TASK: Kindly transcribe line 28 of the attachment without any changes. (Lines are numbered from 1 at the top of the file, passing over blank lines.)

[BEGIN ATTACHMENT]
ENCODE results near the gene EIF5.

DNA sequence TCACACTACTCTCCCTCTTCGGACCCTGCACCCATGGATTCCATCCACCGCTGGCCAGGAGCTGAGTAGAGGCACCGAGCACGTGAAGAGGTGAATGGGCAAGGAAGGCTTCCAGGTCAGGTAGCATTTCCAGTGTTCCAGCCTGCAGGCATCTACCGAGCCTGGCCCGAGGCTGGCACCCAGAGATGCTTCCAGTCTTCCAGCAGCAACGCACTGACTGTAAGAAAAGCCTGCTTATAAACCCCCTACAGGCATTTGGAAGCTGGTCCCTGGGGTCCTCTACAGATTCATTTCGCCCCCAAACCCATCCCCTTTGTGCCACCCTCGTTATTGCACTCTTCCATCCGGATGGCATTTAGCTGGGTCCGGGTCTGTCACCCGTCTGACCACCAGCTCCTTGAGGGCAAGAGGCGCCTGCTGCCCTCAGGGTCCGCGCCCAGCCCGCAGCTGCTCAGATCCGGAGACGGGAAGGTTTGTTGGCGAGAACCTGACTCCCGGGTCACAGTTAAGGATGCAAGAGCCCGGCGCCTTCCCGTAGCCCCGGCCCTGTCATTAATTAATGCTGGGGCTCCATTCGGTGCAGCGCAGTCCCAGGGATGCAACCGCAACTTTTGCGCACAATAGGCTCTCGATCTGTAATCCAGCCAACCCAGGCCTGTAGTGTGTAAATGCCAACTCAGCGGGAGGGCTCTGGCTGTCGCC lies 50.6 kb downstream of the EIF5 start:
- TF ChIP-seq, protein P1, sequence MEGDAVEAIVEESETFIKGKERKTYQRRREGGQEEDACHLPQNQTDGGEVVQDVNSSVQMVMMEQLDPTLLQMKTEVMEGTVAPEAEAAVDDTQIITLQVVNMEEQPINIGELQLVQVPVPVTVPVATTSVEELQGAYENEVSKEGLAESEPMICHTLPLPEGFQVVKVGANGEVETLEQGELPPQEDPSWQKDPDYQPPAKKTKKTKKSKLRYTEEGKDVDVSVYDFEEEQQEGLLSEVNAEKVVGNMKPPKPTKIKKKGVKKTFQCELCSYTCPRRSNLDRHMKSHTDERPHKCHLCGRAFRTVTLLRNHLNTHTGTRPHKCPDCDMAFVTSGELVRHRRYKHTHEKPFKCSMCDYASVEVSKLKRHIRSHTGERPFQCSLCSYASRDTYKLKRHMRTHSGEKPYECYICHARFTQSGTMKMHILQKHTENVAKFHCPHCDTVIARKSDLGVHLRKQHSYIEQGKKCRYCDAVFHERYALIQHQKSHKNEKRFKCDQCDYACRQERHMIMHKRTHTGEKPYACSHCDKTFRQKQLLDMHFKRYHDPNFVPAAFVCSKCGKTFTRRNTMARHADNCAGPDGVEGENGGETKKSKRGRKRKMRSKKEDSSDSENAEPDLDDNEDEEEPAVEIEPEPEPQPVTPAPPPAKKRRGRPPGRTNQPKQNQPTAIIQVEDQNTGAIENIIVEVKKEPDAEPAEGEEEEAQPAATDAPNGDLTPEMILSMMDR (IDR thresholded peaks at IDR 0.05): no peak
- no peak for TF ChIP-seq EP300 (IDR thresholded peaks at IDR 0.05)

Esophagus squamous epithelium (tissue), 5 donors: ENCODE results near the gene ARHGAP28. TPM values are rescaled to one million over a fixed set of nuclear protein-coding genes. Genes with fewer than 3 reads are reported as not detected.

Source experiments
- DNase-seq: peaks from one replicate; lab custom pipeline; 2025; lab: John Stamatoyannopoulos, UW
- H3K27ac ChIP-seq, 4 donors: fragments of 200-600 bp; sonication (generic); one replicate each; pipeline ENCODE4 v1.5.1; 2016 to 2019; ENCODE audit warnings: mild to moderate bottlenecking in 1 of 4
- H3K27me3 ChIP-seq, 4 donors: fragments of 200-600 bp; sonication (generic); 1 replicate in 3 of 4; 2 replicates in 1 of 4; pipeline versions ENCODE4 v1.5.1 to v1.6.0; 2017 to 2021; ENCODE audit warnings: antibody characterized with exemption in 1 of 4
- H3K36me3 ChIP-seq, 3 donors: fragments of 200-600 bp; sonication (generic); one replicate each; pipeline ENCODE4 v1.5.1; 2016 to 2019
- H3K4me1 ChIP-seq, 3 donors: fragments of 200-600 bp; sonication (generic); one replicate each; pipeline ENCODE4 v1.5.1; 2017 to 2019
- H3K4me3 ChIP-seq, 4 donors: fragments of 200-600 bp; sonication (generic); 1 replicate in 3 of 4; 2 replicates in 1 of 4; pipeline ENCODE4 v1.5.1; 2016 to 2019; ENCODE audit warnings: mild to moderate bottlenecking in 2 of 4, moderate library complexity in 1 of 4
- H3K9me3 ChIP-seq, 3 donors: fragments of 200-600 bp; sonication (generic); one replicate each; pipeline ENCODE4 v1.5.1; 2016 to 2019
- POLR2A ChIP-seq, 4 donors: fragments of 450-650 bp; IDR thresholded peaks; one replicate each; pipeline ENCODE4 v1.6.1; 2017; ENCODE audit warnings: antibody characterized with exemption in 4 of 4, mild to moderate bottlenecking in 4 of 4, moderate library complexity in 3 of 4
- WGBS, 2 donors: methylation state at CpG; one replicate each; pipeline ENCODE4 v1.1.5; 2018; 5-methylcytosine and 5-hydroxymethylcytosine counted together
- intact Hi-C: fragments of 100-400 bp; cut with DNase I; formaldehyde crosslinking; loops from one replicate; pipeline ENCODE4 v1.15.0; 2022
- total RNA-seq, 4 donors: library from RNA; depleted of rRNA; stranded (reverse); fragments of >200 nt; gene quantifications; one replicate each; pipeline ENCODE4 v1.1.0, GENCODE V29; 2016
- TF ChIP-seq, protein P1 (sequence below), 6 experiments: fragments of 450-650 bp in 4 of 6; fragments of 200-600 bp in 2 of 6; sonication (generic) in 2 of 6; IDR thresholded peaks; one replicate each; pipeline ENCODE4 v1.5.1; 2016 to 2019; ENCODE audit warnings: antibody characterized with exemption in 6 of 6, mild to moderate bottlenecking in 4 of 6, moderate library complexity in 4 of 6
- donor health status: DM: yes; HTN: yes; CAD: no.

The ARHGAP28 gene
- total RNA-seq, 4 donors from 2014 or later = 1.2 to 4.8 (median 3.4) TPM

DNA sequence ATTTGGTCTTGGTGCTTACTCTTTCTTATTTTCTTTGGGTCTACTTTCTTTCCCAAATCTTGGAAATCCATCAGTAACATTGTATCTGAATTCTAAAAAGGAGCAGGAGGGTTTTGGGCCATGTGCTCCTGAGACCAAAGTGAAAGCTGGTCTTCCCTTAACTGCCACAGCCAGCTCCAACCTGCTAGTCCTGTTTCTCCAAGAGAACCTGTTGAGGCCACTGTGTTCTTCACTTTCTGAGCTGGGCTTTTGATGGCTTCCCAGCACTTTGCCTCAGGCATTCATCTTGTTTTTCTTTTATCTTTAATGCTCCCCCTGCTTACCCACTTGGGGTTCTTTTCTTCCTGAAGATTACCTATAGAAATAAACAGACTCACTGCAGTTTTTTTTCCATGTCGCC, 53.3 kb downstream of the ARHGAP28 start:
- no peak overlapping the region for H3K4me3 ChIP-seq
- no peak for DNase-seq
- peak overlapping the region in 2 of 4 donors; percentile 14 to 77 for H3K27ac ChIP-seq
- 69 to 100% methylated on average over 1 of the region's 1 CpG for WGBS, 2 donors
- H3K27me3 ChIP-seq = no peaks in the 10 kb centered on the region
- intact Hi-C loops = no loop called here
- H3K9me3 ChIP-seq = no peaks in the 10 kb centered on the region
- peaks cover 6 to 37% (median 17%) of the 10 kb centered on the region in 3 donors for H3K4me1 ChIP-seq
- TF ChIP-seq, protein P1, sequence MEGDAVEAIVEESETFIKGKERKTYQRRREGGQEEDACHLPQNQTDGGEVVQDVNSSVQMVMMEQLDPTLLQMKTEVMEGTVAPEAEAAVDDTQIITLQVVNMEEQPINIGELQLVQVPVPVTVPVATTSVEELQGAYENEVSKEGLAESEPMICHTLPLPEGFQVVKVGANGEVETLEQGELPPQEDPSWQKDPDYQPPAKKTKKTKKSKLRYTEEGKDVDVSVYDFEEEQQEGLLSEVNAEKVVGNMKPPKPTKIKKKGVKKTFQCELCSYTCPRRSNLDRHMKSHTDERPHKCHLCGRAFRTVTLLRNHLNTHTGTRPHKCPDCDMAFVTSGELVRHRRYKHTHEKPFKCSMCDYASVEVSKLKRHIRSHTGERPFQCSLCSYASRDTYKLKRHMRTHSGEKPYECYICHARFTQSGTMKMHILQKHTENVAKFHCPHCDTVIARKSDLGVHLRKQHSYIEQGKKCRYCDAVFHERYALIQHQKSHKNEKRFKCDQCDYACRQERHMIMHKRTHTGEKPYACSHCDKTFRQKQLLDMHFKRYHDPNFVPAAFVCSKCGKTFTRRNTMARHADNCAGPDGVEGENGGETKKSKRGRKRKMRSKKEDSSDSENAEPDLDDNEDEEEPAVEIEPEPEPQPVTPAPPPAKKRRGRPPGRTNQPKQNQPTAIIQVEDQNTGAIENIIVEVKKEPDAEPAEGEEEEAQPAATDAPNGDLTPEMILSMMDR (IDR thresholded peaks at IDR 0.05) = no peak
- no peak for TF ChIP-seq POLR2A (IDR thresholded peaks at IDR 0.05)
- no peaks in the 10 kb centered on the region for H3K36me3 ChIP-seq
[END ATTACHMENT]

- intact Hi-C loops = no loop called here